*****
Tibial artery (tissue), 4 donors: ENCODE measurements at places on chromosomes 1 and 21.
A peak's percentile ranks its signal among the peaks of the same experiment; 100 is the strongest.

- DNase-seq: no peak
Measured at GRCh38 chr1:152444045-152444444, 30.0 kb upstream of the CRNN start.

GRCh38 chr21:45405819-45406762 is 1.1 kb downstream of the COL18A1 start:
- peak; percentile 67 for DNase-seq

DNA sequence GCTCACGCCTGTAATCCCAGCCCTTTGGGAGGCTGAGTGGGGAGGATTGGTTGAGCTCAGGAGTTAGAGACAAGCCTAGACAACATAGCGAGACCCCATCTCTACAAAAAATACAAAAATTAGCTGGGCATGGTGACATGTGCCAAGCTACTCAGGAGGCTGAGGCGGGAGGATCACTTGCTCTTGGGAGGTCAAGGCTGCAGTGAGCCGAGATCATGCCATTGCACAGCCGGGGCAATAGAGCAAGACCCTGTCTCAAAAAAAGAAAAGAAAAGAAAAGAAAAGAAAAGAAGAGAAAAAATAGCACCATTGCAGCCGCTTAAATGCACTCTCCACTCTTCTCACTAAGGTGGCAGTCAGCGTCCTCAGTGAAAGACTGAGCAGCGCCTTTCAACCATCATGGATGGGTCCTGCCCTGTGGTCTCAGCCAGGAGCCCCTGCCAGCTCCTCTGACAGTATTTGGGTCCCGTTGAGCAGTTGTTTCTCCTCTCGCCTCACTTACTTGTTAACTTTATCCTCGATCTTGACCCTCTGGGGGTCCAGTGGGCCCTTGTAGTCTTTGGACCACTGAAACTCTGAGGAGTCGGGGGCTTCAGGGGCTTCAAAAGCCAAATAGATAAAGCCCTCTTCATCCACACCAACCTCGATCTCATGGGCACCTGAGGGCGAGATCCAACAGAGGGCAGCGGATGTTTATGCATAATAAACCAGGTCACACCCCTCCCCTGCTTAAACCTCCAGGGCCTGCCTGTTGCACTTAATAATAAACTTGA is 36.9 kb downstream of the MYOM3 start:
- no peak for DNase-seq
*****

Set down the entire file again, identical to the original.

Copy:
Tibial artery (tissue), 4 donors: ENCODE measurements at places on chromosomes 1 and 21.
A peak's percentile ranks its signal among the peaks of the same experiment; 100 is the strongest.

- DNase-seq: no peak
Measured at GRCh38 chr1:152444045-152444444, 30.0 kb upstream of the CRNN start.

GRCh38 chr21:45405819-45406762 is 1.1 kb downstream of the COL18A1 start:
- peak; percentile 67 for DNase-seq

DNA sequence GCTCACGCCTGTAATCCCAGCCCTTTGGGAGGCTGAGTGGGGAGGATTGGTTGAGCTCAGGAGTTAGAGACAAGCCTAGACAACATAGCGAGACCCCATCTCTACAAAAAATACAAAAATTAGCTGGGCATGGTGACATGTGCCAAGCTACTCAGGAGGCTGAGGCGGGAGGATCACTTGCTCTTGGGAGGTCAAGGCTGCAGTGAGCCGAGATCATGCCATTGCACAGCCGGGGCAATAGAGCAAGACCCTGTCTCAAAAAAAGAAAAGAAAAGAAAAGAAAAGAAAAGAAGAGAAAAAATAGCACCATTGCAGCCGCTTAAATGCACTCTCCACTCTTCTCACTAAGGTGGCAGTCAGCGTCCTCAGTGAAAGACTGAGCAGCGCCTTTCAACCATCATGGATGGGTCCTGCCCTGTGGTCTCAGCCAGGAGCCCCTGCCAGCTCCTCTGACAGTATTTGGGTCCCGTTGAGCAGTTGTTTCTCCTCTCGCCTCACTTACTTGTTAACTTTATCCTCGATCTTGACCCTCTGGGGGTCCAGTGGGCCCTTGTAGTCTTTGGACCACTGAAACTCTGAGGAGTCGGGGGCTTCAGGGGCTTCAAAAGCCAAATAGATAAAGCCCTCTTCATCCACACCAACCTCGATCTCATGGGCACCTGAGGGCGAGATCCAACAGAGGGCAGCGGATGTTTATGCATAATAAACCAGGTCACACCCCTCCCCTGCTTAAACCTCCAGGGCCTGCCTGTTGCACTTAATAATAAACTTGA is 36.9 kb downstream of the MYOM3 start:
- no peak for DNase-seq